The high rate of foreclosure in New Jersey could put local governments’ credit ratings at risk, Moodys Investor Service said in a report issued today.
According to the report, New Jersey’s rate of foreclosure, second highest in the nation behind only Florida, is credit negative for local governments “because abundant foreclosures suppress taxable values, which hinders property tax revenues.”
“Property taxes are the primary revenue source for NJ cities, towns, villages, townships, and boroughs,” the report said.
According to a report last month from the Mortgage Bankers Association, the state’s foreclosure rate rose 2.4 percent even as it dropped nationally.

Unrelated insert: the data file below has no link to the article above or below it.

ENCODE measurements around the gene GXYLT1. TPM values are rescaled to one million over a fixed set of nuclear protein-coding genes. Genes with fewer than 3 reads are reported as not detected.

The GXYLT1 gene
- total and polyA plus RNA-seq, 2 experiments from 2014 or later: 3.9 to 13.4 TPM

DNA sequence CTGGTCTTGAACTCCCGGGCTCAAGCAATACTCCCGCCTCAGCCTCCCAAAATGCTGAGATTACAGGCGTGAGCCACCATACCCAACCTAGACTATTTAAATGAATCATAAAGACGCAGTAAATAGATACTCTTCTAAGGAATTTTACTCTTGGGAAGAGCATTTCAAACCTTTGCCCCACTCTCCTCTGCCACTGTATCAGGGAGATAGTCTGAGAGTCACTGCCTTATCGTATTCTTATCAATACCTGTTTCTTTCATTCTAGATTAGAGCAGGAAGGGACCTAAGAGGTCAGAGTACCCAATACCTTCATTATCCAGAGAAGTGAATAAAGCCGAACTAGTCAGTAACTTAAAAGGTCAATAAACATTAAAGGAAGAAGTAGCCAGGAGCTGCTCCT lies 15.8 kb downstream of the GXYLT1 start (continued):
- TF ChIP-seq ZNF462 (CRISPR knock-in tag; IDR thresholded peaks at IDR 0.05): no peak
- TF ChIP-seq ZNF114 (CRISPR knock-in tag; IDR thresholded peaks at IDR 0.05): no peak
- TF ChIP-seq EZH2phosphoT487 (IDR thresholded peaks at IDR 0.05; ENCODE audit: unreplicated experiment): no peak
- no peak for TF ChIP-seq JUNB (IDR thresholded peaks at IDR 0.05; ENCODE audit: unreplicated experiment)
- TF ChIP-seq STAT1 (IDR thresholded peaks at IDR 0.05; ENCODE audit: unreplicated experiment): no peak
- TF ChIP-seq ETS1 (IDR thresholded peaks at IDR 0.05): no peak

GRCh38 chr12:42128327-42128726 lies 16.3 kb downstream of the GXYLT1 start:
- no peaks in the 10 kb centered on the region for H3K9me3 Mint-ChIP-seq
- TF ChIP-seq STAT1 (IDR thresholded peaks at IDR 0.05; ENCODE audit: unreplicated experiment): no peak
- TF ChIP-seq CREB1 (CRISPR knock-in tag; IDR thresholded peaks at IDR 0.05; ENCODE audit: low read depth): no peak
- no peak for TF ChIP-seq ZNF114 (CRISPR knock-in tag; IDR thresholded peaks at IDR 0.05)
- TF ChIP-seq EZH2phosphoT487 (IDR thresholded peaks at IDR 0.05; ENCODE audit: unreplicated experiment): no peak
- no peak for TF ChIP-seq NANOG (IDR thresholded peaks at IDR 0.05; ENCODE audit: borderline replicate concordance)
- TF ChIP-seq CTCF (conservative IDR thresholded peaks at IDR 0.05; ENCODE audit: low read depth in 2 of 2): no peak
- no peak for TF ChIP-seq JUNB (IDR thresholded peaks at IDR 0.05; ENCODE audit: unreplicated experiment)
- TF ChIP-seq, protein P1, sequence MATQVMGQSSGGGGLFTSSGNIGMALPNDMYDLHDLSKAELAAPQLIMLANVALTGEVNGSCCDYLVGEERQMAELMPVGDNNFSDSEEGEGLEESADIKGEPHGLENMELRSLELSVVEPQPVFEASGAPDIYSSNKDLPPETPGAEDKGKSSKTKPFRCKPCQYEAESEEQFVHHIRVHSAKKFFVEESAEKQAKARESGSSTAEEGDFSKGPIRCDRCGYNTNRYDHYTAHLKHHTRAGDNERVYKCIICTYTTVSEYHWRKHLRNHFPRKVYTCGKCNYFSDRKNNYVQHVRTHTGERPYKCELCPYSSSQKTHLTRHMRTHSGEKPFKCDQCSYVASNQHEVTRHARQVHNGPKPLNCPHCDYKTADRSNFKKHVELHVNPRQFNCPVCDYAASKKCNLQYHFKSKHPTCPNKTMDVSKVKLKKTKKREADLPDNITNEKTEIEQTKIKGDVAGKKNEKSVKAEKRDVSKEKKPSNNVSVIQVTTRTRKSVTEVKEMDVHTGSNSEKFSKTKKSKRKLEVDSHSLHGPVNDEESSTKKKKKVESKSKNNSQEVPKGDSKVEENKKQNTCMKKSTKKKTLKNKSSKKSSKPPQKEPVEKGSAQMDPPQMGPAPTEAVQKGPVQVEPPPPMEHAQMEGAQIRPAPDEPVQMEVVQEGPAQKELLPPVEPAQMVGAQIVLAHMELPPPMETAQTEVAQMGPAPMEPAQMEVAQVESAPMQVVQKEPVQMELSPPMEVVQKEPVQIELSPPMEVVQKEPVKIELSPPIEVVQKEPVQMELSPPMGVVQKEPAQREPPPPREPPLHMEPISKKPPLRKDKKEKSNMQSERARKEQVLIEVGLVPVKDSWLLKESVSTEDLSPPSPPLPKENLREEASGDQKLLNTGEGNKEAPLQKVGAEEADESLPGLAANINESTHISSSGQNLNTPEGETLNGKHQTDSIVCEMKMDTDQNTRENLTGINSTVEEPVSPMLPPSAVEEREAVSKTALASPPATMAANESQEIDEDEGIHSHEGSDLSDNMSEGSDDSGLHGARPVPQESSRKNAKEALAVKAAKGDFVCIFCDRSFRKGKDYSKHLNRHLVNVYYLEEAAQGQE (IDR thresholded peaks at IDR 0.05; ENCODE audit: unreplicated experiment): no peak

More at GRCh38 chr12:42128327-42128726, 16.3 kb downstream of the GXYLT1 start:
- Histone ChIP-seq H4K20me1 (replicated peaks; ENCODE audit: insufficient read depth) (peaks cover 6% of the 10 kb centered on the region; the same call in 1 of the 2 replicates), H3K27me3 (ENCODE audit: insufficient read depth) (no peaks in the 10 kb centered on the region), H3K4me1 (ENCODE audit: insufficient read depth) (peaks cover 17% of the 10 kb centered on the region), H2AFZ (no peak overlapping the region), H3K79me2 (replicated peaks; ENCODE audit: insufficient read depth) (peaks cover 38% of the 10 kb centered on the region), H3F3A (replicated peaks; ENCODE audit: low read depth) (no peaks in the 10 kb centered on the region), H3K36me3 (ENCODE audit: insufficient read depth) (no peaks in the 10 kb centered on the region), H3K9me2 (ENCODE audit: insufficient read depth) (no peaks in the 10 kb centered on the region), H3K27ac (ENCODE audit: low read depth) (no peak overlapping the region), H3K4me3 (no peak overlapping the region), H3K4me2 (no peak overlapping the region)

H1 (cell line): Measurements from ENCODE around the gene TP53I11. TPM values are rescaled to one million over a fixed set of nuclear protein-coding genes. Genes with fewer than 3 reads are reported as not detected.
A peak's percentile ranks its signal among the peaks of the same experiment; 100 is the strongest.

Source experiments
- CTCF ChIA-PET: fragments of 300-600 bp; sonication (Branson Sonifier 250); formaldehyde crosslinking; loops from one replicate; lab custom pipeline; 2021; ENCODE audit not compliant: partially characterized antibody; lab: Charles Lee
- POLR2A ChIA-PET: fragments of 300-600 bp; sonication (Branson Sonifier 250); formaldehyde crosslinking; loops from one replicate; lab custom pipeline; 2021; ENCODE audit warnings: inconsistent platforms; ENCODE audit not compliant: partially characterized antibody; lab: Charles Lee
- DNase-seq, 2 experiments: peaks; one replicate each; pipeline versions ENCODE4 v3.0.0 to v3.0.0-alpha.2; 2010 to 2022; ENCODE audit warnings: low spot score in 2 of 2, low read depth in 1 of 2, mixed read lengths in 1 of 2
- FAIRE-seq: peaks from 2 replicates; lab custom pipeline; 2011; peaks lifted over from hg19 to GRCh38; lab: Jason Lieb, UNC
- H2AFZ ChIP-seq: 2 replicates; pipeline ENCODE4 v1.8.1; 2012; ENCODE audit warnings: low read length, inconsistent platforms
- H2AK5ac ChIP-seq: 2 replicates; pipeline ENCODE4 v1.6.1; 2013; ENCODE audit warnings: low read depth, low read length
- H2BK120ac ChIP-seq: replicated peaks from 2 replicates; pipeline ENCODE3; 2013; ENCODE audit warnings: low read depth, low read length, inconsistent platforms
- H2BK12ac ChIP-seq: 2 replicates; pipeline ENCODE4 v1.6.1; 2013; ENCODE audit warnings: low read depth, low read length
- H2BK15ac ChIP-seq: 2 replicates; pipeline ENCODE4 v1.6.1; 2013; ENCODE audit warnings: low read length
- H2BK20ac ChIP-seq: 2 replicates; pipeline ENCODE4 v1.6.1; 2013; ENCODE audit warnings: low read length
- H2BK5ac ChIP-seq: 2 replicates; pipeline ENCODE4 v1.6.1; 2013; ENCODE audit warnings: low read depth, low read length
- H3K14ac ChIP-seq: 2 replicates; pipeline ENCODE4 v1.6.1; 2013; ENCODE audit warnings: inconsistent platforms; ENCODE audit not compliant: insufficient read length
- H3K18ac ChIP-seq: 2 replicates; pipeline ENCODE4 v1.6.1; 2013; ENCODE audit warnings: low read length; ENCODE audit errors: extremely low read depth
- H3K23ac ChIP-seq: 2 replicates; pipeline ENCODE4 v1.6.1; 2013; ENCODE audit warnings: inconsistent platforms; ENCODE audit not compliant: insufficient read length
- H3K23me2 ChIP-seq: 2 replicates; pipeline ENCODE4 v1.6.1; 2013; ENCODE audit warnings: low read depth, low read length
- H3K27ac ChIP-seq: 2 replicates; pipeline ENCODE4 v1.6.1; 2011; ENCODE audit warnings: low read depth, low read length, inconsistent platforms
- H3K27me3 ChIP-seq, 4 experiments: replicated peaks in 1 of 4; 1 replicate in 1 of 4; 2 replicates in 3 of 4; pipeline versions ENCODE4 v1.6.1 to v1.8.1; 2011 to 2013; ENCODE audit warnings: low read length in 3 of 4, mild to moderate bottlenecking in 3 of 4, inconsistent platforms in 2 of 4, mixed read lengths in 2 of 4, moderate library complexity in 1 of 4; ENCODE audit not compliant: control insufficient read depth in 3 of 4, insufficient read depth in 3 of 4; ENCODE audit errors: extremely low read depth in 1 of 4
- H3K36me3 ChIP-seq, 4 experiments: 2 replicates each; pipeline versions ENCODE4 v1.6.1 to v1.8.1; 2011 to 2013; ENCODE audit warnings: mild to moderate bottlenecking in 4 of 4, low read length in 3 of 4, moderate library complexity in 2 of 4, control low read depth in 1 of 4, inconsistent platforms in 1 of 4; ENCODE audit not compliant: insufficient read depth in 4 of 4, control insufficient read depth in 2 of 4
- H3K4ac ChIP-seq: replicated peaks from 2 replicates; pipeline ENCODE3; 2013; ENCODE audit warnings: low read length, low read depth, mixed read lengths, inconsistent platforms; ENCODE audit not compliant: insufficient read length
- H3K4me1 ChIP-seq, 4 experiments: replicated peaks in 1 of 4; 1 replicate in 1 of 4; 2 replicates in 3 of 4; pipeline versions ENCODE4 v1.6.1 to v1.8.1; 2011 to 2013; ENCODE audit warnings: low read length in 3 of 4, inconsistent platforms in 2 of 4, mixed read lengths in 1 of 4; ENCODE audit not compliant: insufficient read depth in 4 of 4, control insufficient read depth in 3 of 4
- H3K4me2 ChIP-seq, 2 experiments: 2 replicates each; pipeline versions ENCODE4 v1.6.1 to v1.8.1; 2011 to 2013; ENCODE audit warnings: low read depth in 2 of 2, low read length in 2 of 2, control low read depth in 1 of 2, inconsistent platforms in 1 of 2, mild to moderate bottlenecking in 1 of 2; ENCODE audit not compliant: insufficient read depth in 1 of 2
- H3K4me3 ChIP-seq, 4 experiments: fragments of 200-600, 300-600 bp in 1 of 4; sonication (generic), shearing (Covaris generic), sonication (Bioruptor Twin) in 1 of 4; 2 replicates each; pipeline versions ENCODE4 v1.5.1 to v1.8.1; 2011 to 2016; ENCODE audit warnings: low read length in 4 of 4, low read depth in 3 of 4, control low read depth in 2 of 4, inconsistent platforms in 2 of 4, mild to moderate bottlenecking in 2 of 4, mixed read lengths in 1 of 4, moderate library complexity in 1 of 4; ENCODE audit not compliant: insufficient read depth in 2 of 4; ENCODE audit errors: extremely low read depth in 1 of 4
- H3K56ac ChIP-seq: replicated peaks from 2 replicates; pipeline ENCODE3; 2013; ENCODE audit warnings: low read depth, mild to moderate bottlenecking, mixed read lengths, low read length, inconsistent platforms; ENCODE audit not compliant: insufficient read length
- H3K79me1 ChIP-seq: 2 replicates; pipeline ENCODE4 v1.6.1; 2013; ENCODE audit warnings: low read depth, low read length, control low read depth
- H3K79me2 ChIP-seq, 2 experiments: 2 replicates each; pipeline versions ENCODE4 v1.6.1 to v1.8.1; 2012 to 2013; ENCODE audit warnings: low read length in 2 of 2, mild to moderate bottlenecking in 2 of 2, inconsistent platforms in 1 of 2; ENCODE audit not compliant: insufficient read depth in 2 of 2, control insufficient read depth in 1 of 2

Moodys went on to say that the number of properties in foreclosure is likely to remain high because of the slow nature of the process.
“Since foreclosed properties typically sell at steep discounts, large volumes of them threaten to keep real estate prices down for years,” a release from the rating agency said. “The ailing housing market and rising foreclosures are currently weighing on the economic recovery in the state.”
Earlier this week, the Assembly Housing and Local Government committee moved legislation that would make it easier to foreclose on a vacant home. According to supporters of the bill, the measure would help ease the backlog on foreclosures.